Views from around the world
The Telegraph of London on the European Union:
Of all the distortions and misunderstandings propagated by the politicians who sought to keep Britain inside the European Union, perhaps the worst was the idea that EU membership represented a commitment to economic openness and free markets while leaving would be an act of economic regression, a rejection of free markets in favor of closed economies and the policies of the past.
As with so many of the Remain camp’s arguments, the evidence since Britain’s referendum vote has shown this one to be wholly incorrect. Just as the UK economy has so far failed to live up to the Remainers’ prophesies of doom, so the EU has failed utterly to demonstrate the commitment to economic openness they insisted on attributing to it.
Indeed, the EU has done the opposite, showing that it is instinctively opposed to the free-trade and pro-business policies that are the best way to deliver prosperity, freedom and fairness.
The European Commission’s dealings with Apple and Ireland are a textbook example of what is wrong with the EU, both economically and politically. Economically, a punitive approach to the taxation of highly mobile international corporations is an act of self-harm: such firms can and will relocate to countries that do not seek to milk them for every penny of tax they can.
Politically, it is an affront to democracy that the unelected Commission in Brussels should presume to dictate to Ireland’s government what taxes it should levy. Nor is this an approach only applied to smaller states: last week, some EU leaders warned Britain against further cuts in corporation tax.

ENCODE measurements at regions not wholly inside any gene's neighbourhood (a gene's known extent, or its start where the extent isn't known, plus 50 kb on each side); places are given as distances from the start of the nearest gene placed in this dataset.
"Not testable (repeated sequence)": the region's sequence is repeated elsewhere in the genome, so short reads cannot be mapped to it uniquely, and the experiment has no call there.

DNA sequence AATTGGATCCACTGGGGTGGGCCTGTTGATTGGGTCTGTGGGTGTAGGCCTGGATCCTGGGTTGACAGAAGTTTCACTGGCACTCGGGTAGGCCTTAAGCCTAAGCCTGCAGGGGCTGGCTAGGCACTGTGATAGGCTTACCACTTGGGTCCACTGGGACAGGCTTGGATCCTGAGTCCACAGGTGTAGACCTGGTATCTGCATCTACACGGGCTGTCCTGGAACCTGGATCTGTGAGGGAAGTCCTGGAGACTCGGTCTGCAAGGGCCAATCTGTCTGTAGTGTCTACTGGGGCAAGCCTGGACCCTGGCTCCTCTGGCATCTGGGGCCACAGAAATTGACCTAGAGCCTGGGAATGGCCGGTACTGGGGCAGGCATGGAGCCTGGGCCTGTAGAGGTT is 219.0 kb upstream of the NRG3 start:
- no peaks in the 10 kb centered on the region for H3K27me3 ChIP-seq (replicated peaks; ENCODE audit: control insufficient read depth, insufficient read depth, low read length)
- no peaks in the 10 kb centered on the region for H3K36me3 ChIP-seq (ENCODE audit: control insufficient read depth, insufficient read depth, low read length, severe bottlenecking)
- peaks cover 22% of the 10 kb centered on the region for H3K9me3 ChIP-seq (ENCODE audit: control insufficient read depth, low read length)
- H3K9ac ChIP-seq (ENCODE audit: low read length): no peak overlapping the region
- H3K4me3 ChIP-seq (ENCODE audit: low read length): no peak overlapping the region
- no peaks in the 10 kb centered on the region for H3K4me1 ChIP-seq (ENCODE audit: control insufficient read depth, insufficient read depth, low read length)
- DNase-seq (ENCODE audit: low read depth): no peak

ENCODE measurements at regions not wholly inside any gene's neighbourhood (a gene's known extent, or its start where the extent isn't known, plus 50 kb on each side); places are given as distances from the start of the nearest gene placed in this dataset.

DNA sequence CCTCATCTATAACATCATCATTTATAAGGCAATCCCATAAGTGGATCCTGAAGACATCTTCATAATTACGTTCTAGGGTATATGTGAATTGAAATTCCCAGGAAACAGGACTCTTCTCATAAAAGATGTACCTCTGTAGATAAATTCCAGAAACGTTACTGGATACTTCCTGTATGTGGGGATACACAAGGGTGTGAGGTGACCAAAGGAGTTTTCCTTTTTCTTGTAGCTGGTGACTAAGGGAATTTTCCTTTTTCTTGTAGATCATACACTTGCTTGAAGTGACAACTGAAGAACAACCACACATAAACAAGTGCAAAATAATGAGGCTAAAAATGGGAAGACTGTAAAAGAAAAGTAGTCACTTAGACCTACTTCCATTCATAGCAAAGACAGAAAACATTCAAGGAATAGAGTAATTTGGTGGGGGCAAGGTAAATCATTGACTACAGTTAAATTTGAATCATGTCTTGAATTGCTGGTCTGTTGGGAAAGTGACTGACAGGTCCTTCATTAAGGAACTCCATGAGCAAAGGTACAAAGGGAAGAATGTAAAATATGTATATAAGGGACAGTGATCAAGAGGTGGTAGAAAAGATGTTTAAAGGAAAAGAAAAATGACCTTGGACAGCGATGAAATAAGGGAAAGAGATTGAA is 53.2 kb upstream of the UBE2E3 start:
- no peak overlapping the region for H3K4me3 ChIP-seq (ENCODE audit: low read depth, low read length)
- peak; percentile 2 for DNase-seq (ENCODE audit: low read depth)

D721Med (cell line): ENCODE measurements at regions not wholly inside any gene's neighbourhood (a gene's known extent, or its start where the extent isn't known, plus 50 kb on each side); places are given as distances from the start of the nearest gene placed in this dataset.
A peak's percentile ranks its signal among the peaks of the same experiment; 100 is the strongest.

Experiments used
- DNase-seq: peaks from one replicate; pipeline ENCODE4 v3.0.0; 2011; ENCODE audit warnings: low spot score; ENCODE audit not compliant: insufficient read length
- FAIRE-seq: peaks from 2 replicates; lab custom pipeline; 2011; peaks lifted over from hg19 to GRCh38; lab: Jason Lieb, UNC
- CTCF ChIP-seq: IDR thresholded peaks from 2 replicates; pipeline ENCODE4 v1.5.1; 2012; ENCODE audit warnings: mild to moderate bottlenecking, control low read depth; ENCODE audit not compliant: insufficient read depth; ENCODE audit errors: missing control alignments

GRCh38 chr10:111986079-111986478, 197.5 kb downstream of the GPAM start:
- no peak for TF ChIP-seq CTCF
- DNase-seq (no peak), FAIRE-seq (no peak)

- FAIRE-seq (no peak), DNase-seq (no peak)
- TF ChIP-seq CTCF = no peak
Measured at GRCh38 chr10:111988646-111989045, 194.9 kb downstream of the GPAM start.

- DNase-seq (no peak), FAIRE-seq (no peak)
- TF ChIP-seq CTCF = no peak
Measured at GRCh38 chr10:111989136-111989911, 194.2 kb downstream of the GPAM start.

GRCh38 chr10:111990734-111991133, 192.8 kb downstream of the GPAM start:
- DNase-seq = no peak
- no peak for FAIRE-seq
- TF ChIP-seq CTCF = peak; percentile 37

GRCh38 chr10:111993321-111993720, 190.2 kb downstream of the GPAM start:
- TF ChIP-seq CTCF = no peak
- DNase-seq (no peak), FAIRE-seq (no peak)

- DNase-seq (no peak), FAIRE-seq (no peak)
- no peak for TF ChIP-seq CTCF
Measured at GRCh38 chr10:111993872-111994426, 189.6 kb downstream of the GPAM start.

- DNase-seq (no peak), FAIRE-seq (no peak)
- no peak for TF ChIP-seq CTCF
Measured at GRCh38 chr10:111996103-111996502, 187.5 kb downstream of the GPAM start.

Meanwhile, politicians in Germany and France are in an unseemly rush to declare the death of the Transatlantic Trade and Investment Partnership, the proposed free-trade deal between the EU and the US. TTIP as drafted was not perfect (what international agreement is?) and the economic gains may not be as large as some advocates suggest. But the detail is less important than the broad principle: the more countries trade with each other, the richer and more stable the world becomes. And the EU has rejected free trade.
These depressing events are the background for today’s Cabinet meeting to discuss Britain’s departure from the EU. It is inevitable that the issue of our relationship with whatever remains of the EU will consume much political time and energy. But we must remember that UK-EU relations are only part of the future. Outside the EU we will be free to pursue the ideals of free trade and free markets with new vigor.
Downing Street’s reaction to the Apple case was the right one: if Ireland and the EU do not want a huge, wealth-creating firm doing business in their territory, Apple will be very welcome in the UK. Britain’s approach to trade should be the same. If the EU does not wish to strike a deal with the world’s biggest economy, Britain will happily pursue a free-trade agreement. Being an EU member technically prevents the UK from starting trade negotiations with other states, a restriction that is one of the best reasons for Theresa May to get Brexit under way sooner rather than later.
Whenever our departure comes, however, we must remember that Brexit brings opportunities and that many of these will be found far away from an EU that is showing its true colors as a hidebound and inward-looking organization unfit for the 21st century.
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The Los Angeles Times on gerrymandering:
Partisan gerrymandering — the drawing of legislative districts to benefit one political party at the expense of another — is a venerable feature of American politics. It’s also an insidious and anti-democratic practice.